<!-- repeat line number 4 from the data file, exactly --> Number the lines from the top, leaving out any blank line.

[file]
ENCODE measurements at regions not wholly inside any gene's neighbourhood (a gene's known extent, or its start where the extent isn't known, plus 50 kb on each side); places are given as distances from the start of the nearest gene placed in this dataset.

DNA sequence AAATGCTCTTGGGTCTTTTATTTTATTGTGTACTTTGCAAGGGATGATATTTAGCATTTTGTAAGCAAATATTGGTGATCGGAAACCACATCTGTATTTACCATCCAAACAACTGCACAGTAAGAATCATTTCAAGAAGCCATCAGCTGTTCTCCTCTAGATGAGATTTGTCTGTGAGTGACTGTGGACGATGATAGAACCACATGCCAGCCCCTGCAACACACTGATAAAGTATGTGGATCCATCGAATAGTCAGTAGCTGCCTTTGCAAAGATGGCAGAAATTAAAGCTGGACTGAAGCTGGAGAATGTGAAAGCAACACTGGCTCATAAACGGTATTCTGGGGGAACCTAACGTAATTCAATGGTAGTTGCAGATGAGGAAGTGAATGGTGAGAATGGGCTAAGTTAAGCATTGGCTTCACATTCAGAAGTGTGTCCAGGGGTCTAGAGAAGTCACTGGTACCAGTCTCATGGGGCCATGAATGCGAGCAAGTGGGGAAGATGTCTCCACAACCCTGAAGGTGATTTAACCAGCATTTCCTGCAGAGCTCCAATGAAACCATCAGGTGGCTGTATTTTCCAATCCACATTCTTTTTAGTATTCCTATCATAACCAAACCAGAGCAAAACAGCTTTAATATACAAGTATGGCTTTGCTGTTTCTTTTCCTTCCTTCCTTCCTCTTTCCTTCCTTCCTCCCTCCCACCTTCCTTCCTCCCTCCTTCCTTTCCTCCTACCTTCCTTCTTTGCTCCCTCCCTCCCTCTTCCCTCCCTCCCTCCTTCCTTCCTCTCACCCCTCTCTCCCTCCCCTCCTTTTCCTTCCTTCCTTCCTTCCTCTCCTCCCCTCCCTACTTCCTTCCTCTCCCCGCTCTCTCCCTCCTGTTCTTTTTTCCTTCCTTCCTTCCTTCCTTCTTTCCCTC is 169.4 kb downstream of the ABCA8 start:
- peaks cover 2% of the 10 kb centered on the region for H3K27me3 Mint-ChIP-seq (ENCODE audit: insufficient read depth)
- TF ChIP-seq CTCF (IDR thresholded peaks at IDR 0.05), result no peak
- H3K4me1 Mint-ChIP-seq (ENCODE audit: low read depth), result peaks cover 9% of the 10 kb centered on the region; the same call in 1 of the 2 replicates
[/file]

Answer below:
- TF ChIP-seq CTCF (IDR thresholded peaks at IDR 0.05), result no peak